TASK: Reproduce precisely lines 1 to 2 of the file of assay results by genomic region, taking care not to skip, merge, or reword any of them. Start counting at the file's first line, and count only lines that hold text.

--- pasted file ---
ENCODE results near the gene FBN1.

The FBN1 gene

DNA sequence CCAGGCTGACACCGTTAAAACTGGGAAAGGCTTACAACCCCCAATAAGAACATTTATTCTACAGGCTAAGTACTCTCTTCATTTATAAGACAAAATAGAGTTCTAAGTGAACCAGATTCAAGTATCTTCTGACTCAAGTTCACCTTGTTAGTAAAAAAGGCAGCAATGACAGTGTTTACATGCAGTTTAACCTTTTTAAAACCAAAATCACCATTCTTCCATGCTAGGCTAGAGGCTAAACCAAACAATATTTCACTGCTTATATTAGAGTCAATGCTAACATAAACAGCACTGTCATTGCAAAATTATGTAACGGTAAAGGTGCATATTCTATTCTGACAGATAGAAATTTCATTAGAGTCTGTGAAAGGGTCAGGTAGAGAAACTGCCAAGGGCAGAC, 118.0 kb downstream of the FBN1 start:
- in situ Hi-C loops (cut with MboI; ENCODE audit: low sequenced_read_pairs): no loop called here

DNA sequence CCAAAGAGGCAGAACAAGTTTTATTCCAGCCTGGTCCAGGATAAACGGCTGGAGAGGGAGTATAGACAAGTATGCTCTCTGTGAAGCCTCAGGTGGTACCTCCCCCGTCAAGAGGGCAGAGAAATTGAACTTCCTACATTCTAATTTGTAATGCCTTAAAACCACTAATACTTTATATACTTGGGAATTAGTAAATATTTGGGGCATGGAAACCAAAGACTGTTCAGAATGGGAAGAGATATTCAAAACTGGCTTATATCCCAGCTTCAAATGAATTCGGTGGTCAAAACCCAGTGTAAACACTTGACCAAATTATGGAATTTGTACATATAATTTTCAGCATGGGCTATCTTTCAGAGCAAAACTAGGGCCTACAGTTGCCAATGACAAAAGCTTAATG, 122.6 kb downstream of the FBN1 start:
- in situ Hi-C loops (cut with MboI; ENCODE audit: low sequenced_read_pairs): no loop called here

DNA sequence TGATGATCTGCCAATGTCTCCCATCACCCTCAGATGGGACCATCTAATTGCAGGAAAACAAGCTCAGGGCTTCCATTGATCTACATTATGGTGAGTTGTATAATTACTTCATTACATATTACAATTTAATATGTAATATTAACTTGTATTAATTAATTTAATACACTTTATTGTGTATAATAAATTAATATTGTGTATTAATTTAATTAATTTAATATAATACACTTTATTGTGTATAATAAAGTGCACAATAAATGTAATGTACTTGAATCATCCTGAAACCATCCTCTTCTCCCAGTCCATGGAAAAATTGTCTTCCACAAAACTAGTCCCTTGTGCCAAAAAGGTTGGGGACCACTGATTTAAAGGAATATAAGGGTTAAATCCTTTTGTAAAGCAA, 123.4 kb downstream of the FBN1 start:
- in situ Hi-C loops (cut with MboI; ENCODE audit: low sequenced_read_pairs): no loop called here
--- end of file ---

ENCODE results near the gene FBN1.

The FBN1 gene